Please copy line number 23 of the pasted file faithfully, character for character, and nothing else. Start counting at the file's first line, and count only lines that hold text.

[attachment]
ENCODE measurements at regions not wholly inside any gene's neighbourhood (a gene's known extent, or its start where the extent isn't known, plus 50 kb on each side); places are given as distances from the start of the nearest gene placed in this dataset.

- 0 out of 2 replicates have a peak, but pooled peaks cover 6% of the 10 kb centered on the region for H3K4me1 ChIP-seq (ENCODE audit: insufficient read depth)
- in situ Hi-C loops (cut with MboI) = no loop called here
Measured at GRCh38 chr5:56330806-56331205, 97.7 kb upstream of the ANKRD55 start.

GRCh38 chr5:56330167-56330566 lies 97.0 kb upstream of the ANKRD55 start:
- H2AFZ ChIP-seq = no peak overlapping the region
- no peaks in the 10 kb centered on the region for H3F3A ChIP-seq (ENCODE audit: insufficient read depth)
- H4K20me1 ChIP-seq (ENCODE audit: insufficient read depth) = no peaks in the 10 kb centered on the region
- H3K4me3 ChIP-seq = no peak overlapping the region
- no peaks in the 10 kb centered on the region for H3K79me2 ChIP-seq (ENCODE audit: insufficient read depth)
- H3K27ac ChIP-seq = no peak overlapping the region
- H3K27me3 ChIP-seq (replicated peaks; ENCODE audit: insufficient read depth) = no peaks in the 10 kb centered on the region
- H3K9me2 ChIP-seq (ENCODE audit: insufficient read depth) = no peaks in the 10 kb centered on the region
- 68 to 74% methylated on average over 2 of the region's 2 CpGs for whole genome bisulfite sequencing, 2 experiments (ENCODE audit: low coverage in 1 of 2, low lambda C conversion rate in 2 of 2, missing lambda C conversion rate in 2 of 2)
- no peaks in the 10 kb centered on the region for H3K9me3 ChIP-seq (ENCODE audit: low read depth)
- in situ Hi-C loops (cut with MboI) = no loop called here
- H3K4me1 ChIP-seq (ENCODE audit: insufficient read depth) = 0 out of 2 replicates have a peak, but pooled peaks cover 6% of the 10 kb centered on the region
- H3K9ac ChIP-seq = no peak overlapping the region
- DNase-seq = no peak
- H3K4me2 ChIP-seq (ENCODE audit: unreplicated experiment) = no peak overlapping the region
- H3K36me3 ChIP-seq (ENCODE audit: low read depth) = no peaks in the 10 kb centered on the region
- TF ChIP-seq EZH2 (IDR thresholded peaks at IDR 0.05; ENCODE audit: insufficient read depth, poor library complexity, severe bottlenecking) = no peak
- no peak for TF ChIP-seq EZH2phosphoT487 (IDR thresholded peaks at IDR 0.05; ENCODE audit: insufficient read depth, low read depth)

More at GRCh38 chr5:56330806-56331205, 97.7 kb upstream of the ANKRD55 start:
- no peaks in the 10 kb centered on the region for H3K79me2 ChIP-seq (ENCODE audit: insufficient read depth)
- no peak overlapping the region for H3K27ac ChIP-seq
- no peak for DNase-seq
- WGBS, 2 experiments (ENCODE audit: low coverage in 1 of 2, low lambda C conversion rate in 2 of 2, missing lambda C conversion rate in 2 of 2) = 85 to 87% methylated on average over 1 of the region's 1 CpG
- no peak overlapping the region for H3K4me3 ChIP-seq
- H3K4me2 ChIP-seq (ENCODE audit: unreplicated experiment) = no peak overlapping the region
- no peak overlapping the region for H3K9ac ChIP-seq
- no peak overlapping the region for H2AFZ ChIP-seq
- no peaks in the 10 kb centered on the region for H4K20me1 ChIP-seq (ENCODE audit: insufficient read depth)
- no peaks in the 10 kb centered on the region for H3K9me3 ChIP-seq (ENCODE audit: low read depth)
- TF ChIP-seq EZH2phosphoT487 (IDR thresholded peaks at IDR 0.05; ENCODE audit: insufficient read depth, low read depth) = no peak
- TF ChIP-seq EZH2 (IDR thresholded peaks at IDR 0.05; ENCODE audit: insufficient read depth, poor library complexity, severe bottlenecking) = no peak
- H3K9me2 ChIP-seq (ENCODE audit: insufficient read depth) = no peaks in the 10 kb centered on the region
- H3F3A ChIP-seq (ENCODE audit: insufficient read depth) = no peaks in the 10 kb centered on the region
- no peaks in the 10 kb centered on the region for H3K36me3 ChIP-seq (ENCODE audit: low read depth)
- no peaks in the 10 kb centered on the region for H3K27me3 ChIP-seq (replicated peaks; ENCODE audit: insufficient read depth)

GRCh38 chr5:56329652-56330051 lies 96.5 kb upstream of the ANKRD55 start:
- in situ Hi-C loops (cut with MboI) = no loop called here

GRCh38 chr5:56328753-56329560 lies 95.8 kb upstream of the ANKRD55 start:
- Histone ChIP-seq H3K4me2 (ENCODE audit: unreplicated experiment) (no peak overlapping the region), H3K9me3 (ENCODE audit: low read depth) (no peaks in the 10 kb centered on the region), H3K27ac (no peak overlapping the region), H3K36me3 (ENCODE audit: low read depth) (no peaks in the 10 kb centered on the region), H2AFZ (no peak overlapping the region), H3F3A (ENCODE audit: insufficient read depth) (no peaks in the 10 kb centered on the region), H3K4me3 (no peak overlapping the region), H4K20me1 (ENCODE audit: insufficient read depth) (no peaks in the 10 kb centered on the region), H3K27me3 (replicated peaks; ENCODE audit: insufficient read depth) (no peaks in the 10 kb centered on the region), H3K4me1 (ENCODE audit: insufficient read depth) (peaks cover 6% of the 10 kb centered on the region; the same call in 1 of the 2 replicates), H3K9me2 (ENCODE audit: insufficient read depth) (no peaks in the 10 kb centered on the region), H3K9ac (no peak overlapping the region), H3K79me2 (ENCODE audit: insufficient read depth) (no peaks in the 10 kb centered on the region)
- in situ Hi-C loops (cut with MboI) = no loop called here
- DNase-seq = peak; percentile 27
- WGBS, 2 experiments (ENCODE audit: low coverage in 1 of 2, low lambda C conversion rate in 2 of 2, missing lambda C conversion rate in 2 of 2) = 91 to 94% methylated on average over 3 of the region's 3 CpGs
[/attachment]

- no peak for TF ChIP-seq EZH2phosphoT487 (IDR thresholded peaks at IDR 0.05; ENCODE audit: insufficient read depth, low read depth)